January 24 2018

The recent federal government shutdown happened largely because congressional leaders and President Trump weren’t able to agree on a path forward to protect so-called “Dreamers” (under Deferred Action for Childhood Arrivals or DACA) from deportation.

This logjam was of course created by President Trump himself when his administration announced last September that it would begin phasing out DACA.

Even though the legislative deal that ended the government shutdown didn’t protect Dreamers, it did deliver some good news in that it provided funds to keep the Children’s Health Insurance Program running for another six years. For the two million children in California who depend on the program for medical services, this was welcome news.

Still, the primary reason why both of California’s Senators and 33 of California’s 52 Representatives opposed the deal is because of its deeply frustrating failure to protect Dreamers.

But the fight is not over. The latest deal only keeps the government open until February 8, providing another pressure point for advocates to focus on. So what happens next?

Bipartisan groups of legislators in both the House and Senate have each introduced bills to provide Dreamers with a path to legalization, and they’re working to build support.  In the Senate, at last count, 57 Senators are on board with a proposal by Senators Richard Durbin (D-IL) and Lindsay Graham (R-SC), just three votes shy of the 60 votes they need for passage.

In the House, Representatives Pete Aguilar (D-CA) and Will Hurd (R-TX), have 50 supporters signed onto their bill, evenly split between each party. Many observers believe that a bipartisan Dreamer bill could easily garner a majority of votes in the House.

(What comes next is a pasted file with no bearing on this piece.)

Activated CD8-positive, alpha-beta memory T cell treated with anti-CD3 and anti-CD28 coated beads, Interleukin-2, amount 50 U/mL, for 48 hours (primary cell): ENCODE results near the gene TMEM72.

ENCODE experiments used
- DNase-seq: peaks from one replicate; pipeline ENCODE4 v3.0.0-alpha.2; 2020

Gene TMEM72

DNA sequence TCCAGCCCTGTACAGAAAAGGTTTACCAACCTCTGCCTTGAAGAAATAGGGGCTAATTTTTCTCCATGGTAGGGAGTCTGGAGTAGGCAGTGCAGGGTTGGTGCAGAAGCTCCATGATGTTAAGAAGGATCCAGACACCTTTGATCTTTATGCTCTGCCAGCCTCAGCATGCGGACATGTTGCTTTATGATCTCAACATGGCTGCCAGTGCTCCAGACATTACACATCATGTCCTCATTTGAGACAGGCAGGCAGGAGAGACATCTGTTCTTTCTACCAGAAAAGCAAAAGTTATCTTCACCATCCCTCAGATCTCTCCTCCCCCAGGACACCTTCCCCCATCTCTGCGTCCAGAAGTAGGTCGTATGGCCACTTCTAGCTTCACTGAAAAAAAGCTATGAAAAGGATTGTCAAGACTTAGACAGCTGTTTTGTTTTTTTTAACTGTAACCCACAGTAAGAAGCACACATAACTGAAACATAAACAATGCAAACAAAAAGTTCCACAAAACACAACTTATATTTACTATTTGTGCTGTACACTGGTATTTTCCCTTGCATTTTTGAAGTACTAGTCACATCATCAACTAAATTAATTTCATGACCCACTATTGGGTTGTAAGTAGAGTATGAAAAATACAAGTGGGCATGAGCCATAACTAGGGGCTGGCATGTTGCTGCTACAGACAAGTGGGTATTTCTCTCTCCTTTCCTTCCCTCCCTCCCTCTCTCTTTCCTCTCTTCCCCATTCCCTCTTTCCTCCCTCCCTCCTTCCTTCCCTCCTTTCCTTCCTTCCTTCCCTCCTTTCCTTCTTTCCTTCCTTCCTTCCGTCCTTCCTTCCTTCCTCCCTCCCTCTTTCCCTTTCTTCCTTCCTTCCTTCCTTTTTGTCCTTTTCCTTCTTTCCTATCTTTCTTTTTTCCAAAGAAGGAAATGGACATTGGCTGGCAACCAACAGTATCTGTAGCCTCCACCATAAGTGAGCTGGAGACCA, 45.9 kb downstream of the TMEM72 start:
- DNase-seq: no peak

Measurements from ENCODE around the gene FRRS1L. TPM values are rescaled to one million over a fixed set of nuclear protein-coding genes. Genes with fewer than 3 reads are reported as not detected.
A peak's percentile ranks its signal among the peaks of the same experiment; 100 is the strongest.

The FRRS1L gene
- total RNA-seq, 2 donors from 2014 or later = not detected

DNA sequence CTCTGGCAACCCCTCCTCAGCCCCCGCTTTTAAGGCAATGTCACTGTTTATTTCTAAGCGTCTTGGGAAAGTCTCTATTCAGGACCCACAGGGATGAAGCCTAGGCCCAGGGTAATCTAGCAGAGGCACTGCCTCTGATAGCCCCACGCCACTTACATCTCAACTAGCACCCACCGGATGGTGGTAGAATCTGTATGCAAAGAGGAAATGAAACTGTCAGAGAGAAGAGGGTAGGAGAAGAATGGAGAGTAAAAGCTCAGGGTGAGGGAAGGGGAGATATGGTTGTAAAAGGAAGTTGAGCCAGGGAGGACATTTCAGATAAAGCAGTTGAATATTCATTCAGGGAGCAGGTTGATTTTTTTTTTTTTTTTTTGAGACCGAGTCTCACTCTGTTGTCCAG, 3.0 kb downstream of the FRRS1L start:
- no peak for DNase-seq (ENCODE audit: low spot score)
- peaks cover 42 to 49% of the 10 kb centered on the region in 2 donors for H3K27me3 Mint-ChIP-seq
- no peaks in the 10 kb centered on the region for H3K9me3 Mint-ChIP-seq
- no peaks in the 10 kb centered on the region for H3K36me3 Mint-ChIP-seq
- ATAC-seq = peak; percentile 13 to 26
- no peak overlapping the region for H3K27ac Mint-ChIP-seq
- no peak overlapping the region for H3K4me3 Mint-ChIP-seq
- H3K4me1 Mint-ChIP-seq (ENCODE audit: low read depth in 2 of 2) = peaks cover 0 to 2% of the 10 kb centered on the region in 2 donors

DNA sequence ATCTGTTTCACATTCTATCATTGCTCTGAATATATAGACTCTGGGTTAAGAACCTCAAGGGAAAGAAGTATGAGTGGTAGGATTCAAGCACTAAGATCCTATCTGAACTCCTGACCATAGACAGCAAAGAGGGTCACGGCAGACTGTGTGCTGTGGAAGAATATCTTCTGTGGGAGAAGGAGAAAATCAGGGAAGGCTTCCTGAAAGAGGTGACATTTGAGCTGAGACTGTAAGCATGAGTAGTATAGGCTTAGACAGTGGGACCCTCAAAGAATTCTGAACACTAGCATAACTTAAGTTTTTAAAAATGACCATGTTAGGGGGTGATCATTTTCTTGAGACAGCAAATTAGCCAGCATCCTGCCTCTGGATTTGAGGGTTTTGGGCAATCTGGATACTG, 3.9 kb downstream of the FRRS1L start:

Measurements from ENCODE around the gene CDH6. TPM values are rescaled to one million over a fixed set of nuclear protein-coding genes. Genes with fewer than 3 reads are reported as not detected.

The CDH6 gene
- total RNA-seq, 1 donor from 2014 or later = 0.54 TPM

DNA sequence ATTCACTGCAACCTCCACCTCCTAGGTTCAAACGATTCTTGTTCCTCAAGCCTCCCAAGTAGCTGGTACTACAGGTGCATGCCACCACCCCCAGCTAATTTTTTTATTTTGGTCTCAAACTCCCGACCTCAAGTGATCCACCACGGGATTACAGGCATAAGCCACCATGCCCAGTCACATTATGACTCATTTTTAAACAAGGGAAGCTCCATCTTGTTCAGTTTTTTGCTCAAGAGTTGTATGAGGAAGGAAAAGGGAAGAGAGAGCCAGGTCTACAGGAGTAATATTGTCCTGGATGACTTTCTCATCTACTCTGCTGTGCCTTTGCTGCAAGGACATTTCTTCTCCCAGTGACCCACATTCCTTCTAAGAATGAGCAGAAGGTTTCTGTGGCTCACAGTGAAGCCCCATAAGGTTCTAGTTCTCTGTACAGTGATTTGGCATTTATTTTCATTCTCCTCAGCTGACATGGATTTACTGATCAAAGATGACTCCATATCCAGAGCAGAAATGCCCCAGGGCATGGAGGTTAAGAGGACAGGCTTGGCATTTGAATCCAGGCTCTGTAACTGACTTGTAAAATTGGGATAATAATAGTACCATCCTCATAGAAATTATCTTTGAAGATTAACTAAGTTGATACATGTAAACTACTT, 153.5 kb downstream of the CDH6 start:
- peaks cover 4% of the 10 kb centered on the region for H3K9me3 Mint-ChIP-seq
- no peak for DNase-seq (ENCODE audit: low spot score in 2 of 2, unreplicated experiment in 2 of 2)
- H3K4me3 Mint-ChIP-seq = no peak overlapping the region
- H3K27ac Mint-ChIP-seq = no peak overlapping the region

In the meantime, the White House released its proposal to provide a pathway to citizenship for 1.8 million Dreamers, but at the cost of a border wall and drastic cuts to legal immigration. Democrats and several moderate Republicans have dismissed the proposal as too restrictionist, hard-line conservatives in the House of Representatives have dissed it as being too generous to undocumented immigrants. Those hardliners are pushing for a vote on a strict anti-immigrant bill that has no pathway to citizenship for Dreamers, and would turn local police into immigration enforcement agents, deny federal grants to sanctuary cities, and slash legal immigration by 38 percent.

In the Senate, Majority Leader Mitch McConnell (R-KY) has promised a vote on a DACA-related bill in the coming weeks, but even if a bill passes in the Senate, there’s no guarantee that the House will take it up and vote on it too.  

That’s why advocates for Dreamers and their supporters in Congress have been calling for attaching a DACA-related bill, such as the Dream Act, to “must-pass” legislation that funds the government. President Trump has flip-flopped on whether he supports a bipartisan deal and whether to attach it to government funding legislation.  Meanwhile, McConnell and House Speaker Paul Ryan (R-WI) have been pretty consistent in saying they don’t want to combine a DACA-related bill with a government funding bill.

Whether they change their mind, or whether Speaker Ryan allows a vote in the House on a DACA-related bill, will depend a lot on two factors.

First, the advocacy that happens in the coming days while members of Congress are in their districts or back in Washington.

And second, the willingness of members of Congress from both parties to stand up to hardliners in the House and within the White House, such as Stephen Miller, who have been undermining every effort to reach a reasonable compromise.

 

 

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